Short Story Starters
It has been far too long since my last set of short story starters was published here. Entries in this series of articles have proved very popular with my readers for several years now.
I invite you to look through this latest list of short story starters. If anything grabs your imagination, run with it. Borrow my idea and use it for a short story (or even a novel).
If you are suffering from the dreaded Writer’s Block, these ideas are the ideal way to write yourself out of that slump. Take one of the ideas and just write – anything that comes to mind. Don’t worry if it seems like rubbish. Just write – and soon the words will be flowing again.
If you are new to writing, here you will find some great ideas to get you going. Don’t worry too much about the technicalities of spelling, punctuation and grammar on your first, rough draft. You can go back over those things later, once you have the main bulk of the story written.
Here they are – more Short Story Starters:
- As Alice rounded the corner she could hear the train coming. She…
- Before I had a chance to fully grasp what was happening, Ben had whipped out his knife. Seconds later he…
- Considering his past record, this latest move was sure to create a new round of controversy. Peter knew this, but he was adamant that he must go on. He…
- ‘Don’t come in here!’ she shouted. ‘After what you’ve done I don’t want to see you again. Get lost.’
- Even as I entered the room I could tell that she was not happy. She had that certain look that spoke volumes. I knew…
- ‘Fine! You just go ahead and leave – tonight! Good riddance, I say. And don’t think I’ll come running after you.’
- Getting over the party was the least of my worries. The cleanup could wait; that mess wasn’t going anywhere. I had to find George and explain. He was probably wondering…
Show – don’t tell
Notice that I start in the middle of the story. Many short stories start in the wrong place. Beginner writers tend to give far too much background detail and the real story starts part way through.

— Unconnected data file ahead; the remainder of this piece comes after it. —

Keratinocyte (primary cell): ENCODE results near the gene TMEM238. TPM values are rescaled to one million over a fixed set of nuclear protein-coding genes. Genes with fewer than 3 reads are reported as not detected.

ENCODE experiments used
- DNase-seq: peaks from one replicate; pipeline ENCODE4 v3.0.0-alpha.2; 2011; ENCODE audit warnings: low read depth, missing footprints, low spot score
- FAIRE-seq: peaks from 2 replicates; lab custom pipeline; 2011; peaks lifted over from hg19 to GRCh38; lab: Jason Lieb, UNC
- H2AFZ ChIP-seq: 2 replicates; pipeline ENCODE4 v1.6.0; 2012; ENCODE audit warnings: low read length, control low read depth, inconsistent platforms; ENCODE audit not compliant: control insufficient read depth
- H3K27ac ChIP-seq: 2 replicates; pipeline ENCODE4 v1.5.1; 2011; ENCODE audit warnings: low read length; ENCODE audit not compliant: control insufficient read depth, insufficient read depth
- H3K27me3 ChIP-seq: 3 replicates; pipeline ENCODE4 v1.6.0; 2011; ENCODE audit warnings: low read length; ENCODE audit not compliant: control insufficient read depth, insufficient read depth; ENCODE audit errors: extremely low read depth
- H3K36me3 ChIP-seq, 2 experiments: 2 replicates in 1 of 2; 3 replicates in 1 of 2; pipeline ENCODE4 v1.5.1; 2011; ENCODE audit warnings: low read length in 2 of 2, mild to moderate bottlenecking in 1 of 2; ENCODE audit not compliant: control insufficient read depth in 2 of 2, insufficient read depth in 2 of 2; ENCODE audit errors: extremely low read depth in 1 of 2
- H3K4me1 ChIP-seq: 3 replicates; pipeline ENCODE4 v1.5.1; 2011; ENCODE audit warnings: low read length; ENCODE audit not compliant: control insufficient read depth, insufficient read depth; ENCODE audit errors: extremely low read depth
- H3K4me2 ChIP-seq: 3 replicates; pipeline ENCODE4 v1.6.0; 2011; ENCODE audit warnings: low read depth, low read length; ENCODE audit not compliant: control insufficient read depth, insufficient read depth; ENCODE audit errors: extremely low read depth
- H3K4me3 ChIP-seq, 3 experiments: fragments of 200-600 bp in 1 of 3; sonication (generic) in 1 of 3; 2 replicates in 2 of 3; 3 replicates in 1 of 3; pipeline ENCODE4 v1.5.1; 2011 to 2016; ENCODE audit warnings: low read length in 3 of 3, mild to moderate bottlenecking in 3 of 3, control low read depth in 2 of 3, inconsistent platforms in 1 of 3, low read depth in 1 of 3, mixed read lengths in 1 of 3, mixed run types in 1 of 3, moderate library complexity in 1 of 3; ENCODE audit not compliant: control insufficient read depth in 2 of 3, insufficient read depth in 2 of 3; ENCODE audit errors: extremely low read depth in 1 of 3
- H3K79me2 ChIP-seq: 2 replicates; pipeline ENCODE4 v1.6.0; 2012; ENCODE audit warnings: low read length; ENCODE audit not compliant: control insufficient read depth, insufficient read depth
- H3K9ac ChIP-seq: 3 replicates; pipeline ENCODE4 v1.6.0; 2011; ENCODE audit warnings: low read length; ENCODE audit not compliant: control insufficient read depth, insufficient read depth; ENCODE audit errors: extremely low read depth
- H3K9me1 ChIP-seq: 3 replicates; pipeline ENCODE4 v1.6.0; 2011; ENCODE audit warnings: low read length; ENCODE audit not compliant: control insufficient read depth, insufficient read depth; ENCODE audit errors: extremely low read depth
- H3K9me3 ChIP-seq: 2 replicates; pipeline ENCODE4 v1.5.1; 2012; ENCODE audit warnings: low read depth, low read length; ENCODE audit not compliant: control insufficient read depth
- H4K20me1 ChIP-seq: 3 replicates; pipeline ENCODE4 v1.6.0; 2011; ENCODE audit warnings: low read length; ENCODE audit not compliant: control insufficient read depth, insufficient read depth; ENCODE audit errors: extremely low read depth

In the example above I have tried to get the action going immediately. Pages of background information is fine if you are writing a novel. Short stories are just that – short. They are tiny glimpses into one scene, two at most.
Beginner and inexperienced writers want to tell everything, going into the minutest of details and their short stories have nothing interesting happening in them. ‘Show – don’t tell’ is a mantra repeated endlessly by teachers of writing. Show the character’s motives through what she does. Show your character’s emotions through what he says (see example 6 above). Notice that I’ve broken my own rule in number 5 above. Sometimes telling is needed; you have to know the rules before you know when to break them.
For more short story starters click here.
Conditions of use:
- Feel free to use any of the story starters listed above. Change anything to suit your needs.
- Give it your best shot.
- Edit your work carefully before sending it off to a publisher or posting it on your blog.
- Let me know in the comments section how it went.
- If you publish your story on your web site or on your blog let me know so I can make a link to it for others to read.
Hi. Thanks for these really useful tips. They confirm a few things for me. And give me hope that I am on the right track. (I think)
Thanks for visiting James. Sorry about the delay in responding – I’ve been quite ill in recent weeks.
It’s great that you found these ideas useful. All the best with your writing endeavours.